Thursday, August 20, 2015

Judith Curry hides the decline . . . in her own self-respect

In hindsight, the way the Climategate emails was rolled out, after very careful scrutiny by the targeted bloggers, was handled pretty responsibly.  Lets face it – “Mike’s Nature trick to hide the decline” means . . . “Mike’s Nature trick to hide the decline.[1]”

Wow. Judith Curry, ladies and gentlemen and deniers. Former serious person. What a joke.

In hindsight, we can say the Climategate witch hunt failed utterly. Michael Mann is better-known and better-regarded than he would have been without the denier crusade. Deniers humiliated themselves trying to discredit a "hockey stick" that has now been reproduced dozens of times.

The criminals who stole the emails passed them to their denier allies who used them deceptively, using every variety of quote sniping and ridiculous double standards -- hateful vicious right-wing crusaders picking through thousands of pages of emails, looking for a few lines where responsible scientists, in the course of private communications with each other, said mean things about idiots.

This was used by right-wingers already in denial of the facts to craft a mythology for their gullible dittoheads. Said dittoheads went on to threaten working scientists with imprisonment, murder, the rape of their children, lynchings in the street -- such was the fruit of the handling of stolen emails, to morons by way of liars.

"Pretty responsibly" . . . keep telling yourselves that.

Saturday, August 15, 2015

GISTEMP: +0.75C, Hottest July in the record

GIStemp has updated and the +0.75C anomaly makes July 2015 the hottest July in the instrumental record, setting another 12-month running average record and increasing the likelihood 2015 will break the record set in 2014(!).

Somebody tell me, I'm just a poor amateur -- are the records in a 135-year-old dataset supposed to come one right after another like that? Seems . . . concerning.

Wednesday, August 12, 2015

Wherein I settle the renewables/nuclear "are expensive" squabble for all time

Lizard (2014) (h/t wikipedia)

The US consumes approximately 4 billion MWh per year. Our GDP is currently about $18 trillion. So if you pay $50/MWh (good wind, unfiltered coal, unfiltered gas) your cost for that is $200 billion annually, or 1.1% of the GDP.

If you pay $100/MWh (nuclear, solar) your cost is 2.2% of GDP.

If you pay $150/MWh (offshore wind, gas with CCS, rooftop solar) your cost is 3.3% of the GDP.

The cost of intermittency is pretty minor:

Apologies for smallness, original here. Bottom line: at a 30% level of penetration, you can add about $30/MWh to the cost of wind or solar, or about 0.7% of the GDP.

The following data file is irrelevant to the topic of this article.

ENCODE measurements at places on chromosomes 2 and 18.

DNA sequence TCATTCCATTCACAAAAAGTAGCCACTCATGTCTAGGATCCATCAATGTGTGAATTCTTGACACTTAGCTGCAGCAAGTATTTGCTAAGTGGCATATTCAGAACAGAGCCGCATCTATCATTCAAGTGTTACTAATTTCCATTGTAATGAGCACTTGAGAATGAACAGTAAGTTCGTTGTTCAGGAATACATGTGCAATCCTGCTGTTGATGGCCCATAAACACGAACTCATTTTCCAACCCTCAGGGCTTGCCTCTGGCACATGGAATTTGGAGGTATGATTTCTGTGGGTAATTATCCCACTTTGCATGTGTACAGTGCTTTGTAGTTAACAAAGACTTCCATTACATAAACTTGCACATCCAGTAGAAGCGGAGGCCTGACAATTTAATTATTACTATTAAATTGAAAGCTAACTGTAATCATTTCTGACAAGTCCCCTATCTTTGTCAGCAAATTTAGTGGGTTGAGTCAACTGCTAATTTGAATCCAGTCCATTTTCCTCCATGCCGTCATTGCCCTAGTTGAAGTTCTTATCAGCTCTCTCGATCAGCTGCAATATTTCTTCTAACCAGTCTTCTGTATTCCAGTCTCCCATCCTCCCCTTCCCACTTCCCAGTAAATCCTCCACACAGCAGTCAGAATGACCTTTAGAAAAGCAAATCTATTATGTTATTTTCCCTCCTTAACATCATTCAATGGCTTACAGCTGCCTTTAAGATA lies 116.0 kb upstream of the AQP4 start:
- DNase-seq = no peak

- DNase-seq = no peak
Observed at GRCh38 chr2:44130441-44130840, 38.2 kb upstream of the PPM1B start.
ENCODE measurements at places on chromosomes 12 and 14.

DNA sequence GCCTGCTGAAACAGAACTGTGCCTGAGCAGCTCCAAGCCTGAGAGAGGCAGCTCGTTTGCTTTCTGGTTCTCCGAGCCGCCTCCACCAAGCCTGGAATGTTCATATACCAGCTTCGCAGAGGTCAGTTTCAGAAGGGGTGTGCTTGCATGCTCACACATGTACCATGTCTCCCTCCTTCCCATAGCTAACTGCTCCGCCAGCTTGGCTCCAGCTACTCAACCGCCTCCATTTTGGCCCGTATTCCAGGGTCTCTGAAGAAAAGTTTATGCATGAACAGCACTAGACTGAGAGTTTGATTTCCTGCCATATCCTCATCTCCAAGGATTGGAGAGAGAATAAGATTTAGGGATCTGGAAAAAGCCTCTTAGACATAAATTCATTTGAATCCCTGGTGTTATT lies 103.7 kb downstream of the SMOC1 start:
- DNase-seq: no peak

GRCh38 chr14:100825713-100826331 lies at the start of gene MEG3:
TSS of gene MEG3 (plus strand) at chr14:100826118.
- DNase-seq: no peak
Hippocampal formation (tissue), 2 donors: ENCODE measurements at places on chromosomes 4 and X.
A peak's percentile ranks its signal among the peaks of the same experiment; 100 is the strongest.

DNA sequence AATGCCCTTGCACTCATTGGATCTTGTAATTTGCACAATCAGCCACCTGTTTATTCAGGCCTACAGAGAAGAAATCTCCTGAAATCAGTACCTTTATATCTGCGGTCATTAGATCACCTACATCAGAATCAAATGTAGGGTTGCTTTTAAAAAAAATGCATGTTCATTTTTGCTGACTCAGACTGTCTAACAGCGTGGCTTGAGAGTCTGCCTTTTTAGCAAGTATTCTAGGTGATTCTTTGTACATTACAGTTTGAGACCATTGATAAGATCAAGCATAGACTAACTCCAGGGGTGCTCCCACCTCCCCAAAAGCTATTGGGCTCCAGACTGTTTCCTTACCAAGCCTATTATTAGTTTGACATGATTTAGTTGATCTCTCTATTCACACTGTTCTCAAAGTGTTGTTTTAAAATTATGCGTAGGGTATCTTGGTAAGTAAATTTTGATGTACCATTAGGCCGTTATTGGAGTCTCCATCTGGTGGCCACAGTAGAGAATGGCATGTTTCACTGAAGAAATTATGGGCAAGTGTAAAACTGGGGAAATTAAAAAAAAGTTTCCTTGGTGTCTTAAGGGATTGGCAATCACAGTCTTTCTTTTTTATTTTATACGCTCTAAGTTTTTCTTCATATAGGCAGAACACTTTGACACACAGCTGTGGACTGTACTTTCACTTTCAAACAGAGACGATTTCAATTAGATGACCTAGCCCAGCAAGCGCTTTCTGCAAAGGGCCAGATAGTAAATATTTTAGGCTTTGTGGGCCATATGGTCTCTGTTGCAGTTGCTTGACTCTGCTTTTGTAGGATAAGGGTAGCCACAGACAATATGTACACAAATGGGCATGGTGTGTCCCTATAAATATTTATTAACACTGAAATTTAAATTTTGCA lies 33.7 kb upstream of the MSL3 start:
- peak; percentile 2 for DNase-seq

In other words, the costs of ALL of the alternatives under discussion are minor. We can do what we want to do. Very high levels of penetration of intermittent sources like wind or solar poses special problems, but we are a long way from having those problems today (1.)

Arguing whether nuclear is cheap or expensive, or what the costs of waste disposal will be, or what the cost is to back up wind or solar, or whether the costs of PV systems will continue to fall, misses the point entirely. We have multiple affordable low-carbon options, and the question is not which is best -- we will learn more about that as we build and operate the plants, and different sources will be optimal for different communities in different circumstances.

The point is that we need to do something, and we have both the technology and the resources to solve this aspect of the global warming problem in the next ten to twenty years. In many ways, this is the easy part -- the electrical grid (easier to green than transportation, land use, or industrial CO2 release) in the richest country in the world. The fact that it is so easy and yet we haven't done it yet underscores that it is political will, not technology or money, that are lacking.


1. I am optimistic about synthetic fuels, as I explore here. To quote myself:
Conventional batteries continue to get better and cheaper, but right now their capacity is orders of magnitude below what would be needed to store, say two or three weeks of energy.

However we do have a large amount of energy storage in the form of fossil fuels: liquid, solid, and gas. This form of storage is stable on geological time scales and extremely energy dense. Unlike many of the alternatives, including chemical batteries, capicators, pumped hydro storage, or molten sodium, the infrastructure to store and release hydrocarbon energy is simple and cheap -- in the case of petroleum, it can be as simple as a barrel or a hole in the ground. . . .